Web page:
Freedom Under Law to legally challenge Hlophe's designation to JSC

MPs 'fell short' by choosing someone already deemed unfit to be a judge

Former Western Cape judge president and uMkhonto weSizwe Party leader in parliament, John Hlophe, at the swearing-in of MPs in Cape Town.
Former Western Cape judge president and uMkhonto weSizwe Party leader in parliament, John Hlophe, at the swearing-in of MPs in Cape Town.
Image: Brenton Geach

NGO Freedom Under Law (FUL) says it will legally challenge the National Assembly's decision to designate MK Party MP John Hlophe as one of its representatives on the Judicial Service Commission (JSC) on the grounds of rationality and the rule of law.

On Tuesday, the National Assembly designated Hlophe as one of its six members to serve on the JSC. Four months ago, the same assembly impeached Hlophe, then judge president of the Western Cape, for gross misconduct.

In a statement, FUL said to have a situation where an individual who was found to have committed gross misconduct and was removed from judicial office, and now is in a position to decide on the suitability of other candidates for judicial appointment, was wholly inappropriate, irrational and susceptible to legal challenge.

“It is also hard to reconcile the contradictory position of political parties which voted for Dr Hlophe to be removed from judicial office but now voted in favour of his appointment to the JSC.

“This was an early test for all the parties forming the government of national unity to take a position which would ultimately strengthen the credibility of the JSC and the rule of law. All parties who did not object to the nomination today are, by their silence, implicated in this egregious decision.”

FUL said the designation of members of the National Assembly to the JSC was not equivalent to assigning members to portfolio committees within the assembly. But the constitution required organs of state to assist and protect the courts to ensure their independence, impartiality, dignity, accessibility and effectiveness.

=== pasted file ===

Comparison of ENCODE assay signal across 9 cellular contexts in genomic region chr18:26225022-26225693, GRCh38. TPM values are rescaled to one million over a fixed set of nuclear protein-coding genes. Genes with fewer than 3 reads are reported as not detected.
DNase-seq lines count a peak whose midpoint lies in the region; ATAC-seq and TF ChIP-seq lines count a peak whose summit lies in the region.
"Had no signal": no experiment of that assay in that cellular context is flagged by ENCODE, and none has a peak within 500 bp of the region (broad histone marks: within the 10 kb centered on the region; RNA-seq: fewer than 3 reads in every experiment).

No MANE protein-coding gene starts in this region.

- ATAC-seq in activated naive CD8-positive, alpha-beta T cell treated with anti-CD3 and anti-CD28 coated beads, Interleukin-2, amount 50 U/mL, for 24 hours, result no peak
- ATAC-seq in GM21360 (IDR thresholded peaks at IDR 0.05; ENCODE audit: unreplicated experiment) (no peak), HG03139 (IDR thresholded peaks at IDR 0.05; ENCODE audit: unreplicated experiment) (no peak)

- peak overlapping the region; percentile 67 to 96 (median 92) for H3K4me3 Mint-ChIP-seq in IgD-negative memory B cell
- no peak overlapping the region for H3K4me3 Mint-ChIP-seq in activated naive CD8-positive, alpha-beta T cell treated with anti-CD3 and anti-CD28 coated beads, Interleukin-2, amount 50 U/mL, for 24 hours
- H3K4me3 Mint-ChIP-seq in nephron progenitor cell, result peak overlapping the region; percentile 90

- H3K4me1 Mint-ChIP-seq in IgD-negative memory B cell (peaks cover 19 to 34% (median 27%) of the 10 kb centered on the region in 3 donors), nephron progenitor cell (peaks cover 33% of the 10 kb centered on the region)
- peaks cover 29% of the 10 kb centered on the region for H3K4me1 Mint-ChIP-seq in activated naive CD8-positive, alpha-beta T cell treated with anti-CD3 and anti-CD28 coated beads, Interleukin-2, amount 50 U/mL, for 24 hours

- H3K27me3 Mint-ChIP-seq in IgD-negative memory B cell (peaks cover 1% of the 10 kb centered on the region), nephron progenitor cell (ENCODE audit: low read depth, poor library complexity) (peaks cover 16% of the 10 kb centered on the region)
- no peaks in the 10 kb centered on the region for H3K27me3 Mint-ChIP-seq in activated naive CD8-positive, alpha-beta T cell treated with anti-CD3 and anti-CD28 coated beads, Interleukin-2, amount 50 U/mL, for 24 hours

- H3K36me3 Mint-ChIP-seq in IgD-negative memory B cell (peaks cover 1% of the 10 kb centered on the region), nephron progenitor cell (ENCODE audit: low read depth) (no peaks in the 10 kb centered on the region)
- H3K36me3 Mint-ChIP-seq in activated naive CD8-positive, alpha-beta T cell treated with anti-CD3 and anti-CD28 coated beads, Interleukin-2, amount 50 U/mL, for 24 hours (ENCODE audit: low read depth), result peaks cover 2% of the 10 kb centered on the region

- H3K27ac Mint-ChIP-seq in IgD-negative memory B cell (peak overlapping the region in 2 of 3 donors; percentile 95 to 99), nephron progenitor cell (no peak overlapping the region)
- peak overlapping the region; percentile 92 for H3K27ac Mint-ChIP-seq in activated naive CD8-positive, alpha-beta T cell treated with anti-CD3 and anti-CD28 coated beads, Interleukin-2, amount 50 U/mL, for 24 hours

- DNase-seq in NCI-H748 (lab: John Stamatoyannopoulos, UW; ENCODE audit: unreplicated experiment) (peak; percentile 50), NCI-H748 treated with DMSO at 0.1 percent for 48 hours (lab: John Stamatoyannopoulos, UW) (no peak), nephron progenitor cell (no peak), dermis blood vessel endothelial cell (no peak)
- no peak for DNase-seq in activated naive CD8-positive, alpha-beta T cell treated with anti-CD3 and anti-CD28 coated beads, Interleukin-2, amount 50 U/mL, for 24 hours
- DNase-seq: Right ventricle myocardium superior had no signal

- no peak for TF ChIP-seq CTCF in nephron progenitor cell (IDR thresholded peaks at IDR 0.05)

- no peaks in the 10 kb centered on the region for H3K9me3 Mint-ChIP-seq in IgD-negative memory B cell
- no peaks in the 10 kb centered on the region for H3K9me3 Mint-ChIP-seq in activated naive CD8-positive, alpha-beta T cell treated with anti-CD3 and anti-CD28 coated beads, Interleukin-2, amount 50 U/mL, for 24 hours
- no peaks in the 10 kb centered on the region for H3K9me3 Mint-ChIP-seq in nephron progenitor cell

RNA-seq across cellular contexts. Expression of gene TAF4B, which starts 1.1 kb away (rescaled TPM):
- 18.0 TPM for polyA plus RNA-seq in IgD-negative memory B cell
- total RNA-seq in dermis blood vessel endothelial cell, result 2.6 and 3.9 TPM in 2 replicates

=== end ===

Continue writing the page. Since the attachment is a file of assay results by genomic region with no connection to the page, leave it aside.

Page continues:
“By designating an individual who has been found unfit to be a judge to the body responsible for the selection of judges, the National Assembly has fallen short of this duty.”

In objecting to Hlophe’s designation, DA chief whip George Michalakis said it was neither reasonable nor rational to elect Hlophe as a representative of the National Assembly on the JSC.

Michalakis said another reason parliament should not elect Hlophe was to be found in the constitutional obligation that members of the National Assembly were enjoined to assist and protect the judiciary to ensure its independence, impartiality, dignity and effectiveness.

“Even if the majority today holds the view that any person who is fit and proper to be a member of Parliament is fit and proper to serve on the JSC, it must follow that a large number of applicants to be interviewed by the JSC will object to and apply for the recusal of Dr Hlophe, on the basis that the finding of gross misconduct renders him unfit to serve on a body that is to determine the fitness and propriety of others.

“This poses the risk of paralysing the JSC and tying it up in endless review proceedings. If we are to assist and support the judiciary, we must today refrain from exposing the JSC to this risk.”

The MK Party, however, argued that by virtue of being an MP, Hlophe qualified to sit on the JSC. 

“Members who qualify to be in the JSC are already MPs and therefore bound by their oath of office. The constitution, in its wisdom, does not regulate the qualification of members to sit on the JSC,” said MKP’s chief whip Sihle Ngubane.

Ngubane said politicians carried the mandate of the electorate and could not be excluded from structures such as the JSC, arguing it would muzzle the voice of the electorate.

“Privileges of the MKP according to its votes are constitutionally protected. The attempt to erode the will of the people by dictating to the MKP which of its preferred candidates are to be designated to the JSC is constitutionally repulsive,” Ngubane added.

The ANC, MKP, EFF, UDM, ATM, Al-Jama-ah and UAT supported Hlophe’s nomination, while the DA, FF Plus and ACDP objected.

Hlophe is part of a six-member team including the ANC's Soviet Lekganyane, Fasiha Hassan, the DA's Glynnis Breytenbach, the EFF's Julius Malema and ActionSA's Athol Trollip to serve on the JSC, the same body that made adverse findings of gross misconduct against him, leading to his impeachment.

When Hlophe was found guilty of gross misconduct by the JSC tribunal, and the JSC confirmed that finding, Hlophe appealed to the courts and FUL joined the application and participated to argue against Hlophe' challenge of the JSC decision.



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